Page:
Nymphing in the early morning hours with eggs, stones, worms, and small flashy mayfly nymphs is working well. If you don’t want to stare at a bobber try swinging alevins, small minnow patterns, and sculpins. I’ve been using a RIO Versi Tip with a 3 ips drop rate and 4 feet of 4X. There is no rush to get to the river for the hatch, showing up late at around 11 am and walking to productive water while waiting for the hatch to come off is a good game plan when fishing dry flies. When you’ve been fly fishing for as long as I have, it’s not about numbers, but the experience, and making technical presentations to rising trout is where it’s at for me right now on the Yuba. Every day the hatch is different, and some days are better than others. Today the hatch was very light, but there have been some different mayflies active than in the previous weeks. Back when we had more cloud cover, or shade on the water, there was Pseudos, and a little larger BWO, in the last week Pinkies and PMD’s have been dominating. The Pink Alberts are the smaller mayfly coming off, and the PMD’s are much larger with a taller wing profile. There is also a difference if one fishes above the bridge or further downstream when it comes to the species of bugs coming off, there is much more shade on the water above the bridge. You just never know what's going to transpire, and an angler should always be ready to adapt to the situation at hand with a good box of dry flies that cover it all. The dry dropper rig has also picked up a few trout in the past week. A larger dry fly with good floating characteristics and a 18" dropper down to a X-May or S&M nymph #18 in olive would be a sufficient set up.

If your on the water and spot some rising fish, make a calculated game plan and go right at them. Those trout are telling you that they are actively feeding and the moment should not be wasted. Being stealthy like keeping a low profile and fishing the side water before stepping into it is a smart move. With a lower arc of the sun in the winter sky, an angler must watch their shadows as they are very long, especially in the late afternoon. As I walk upstream hunting heads I’ll stand way back while hiking along a high bank so my shadow stays off the water and does not spook those trout. Many trout have been caught just blind casting on the flats with no previous rise forms in the afternoon.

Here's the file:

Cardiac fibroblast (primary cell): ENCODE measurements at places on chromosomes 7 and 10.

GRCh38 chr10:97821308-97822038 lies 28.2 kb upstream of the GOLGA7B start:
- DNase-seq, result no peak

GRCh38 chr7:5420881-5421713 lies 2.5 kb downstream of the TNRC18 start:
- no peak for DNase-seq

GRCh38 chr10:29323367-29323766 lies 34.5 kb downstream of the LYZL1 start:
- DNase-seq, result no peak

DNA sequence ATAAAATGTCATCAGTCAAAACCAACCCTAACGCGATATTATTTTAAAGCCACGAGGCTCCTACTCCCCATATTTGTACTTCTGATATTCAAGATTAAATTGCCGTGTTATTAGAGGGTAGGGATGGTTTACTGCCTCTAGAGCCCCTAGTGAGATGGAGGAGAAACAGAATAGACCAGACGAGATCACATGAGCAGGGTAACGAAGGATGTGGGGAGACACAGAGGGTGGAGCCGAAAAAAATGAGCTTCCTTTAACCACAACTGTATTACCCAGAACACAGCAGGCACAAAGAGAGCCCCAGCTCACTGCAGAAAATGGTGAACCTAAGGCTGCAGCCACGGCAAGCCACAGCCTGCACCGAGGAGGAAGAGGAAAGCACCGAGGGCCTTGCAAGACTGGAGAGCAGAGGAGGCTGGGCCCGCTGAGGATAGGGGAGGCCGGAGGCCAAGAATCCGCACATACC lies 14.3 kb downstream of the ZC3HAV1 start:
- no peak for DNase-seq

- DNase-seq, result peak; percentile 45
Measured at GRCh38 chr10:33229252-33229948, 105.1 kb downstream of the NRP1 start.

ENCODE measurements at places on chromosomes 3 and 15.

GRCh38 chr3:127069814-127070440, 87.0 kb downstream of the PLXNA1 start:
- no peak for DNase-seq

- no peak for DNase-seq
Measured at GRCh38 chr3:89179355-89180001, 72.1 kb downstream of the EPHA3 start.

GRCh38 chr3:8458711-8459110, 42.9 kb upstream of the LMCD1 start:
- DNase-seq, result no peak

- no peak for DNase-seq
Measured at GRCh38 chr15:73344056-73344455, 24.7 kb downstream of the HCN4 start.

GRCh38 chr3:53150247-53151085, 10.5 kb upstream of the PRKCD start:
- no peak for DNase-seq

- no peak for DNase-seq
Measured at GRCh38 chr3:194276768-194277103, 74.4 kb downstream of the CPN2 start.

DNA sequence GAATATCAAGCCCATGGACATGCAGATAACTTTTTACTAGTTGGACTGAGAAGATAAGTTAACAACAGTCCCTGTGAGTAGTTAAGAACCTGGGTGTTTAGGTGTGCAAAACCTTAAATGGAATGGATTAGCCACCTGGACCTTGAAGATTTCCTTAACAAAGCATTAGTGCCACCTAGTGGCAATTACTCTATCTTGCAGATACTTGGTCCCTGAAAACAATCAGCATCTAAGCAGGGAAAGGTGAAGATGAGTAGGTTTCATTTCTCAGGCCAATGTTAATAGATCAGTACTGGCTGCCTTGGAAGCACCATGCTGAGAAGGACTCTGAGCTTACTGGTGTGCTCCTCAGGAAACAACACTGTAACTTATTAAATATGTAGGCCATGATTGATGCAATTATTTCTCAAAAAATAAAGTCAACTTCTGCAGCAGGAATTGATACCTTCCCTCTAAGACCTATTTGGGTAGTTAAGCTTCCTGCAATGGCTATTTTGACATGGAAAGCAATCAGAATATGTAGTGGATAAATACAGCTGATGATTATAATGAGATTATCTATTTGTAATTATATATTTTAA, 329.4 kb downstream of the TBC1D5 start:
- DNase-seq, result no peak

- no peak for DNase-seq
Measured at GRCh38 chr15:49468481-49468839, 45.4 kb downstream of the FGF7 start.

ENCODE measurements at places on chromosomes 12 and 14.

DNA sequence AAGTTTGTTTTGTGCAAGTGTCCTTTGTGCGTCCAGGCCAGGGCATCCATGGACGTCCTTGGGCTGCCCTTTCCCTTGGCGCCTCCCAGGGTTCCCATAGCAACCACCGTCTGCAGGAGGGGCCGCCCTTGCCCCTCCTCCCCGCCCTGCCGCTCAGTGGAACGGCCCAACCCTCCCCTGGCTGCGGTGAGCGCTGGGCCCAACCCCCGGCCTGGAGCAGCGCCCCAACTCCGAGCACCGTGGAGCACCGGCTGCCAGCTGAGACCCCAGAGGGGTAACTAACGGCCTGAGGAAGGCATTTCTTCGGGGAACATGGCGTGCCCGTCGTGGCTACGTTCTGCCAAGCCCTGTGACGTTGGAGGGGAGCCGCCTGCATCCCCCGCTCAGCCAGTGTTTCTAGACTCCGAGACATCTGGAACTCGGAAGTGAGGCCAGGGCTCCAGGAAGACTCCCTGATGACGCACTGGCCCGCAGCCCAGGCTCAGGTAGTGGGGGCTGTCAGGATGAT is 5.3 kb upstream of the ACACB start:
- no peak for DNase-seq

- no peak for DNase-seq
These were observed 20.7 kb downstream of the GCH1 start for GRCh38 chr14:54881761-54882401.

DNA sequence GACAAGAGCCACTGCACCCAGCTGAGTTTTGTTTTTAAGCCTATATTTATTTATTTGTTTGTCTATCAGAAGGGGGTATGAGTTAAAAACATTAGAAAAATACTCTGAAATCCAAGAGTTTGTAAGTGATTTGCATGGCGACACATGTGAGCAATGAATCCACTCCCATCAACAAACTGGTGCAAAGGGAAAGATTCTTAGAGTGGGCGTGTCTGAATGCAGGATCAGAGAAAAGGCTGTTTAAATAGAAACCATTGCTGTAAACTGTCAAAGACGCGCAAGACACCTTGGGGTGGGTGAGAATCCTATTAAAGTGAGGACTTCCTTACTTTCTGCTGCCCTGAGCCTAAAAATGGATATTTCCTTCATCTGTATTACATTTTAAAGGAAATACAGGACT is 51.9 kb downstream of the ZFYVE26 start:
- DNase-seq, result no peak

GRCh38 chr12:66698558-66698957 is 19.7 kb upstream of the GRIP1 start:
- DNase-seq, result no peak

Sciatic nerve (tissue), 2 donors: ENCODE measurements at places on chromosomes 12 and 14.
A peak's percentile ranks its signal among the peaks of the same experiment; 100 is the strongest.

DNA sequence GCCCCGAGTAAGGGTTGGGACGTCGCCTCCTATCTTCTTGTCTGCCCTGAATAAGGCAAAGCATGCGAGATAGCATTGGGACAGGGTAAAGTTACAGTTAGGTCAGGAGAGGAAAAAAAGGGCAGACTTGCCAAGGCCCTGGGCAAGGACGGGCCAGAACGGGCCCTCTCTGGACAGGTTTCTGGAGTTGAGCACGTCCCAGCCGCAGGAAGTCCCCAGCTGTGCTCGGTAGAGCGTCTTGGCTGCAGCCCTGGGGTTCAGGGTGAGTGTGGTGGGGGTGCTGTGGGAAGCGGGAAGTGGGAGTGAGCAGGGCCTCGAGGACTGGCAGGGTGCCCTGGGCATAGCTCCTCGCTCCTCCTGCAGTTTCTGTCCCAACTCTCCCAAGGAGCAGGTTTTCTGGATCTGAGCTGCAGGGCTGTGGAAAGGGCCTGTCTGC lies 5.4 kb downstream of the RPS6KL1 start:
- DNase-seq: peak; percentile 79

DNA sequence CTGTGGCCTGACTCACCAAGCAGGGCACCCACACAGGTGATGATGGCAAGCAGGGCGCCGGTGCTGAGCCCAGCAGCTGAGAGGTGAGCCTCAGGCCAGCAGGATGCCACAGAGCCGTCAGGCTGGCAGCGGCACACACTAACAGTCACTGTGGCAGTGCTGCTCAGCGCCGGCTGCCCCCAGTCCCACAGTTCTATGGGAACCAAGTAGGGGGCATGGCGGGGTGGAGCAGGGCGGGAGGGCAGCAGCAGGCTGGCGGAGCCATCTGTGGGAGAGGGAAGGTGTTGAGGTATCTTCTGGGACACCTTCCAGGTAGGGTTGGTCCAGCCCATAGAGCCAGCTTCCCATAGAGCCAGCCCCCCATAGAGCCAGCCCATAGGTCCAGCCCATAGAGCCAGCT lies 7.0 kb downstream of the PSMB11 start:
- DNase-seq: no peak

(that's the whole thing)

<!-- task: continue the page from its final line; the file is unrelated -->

I’m finding more aquatic insects under the rocks lately and the river is coming back quicker than I anticipated. A few fully mature Skwala stones have been identified in the slack water next to the bank and below major riffles. Lots of Baetis nymphs and other mayfly nymphs have been spotted too. It makes a difference where one looks when collecting specimens. Flip rocks in aerated water, or riffles to find the most diversity. I’ve also found Hydropsyche caddis larva in the mix. It’s been really cool seeing the river grow and come back to life.

If you don’t mind small strong wild rainbows that can be caught on a variety of methods, pleasant weather, songbirds, and the occasional fighter jet or a U2 aircraft flying overhead, then the Lower Yuba River is for you. I’ve got open dates and a ton of knowledge to share with you, and good quality instruction that can advance you to the next level. 530.228.0487 ~ baiocchistroutfitters@yahoo.com See ya out there…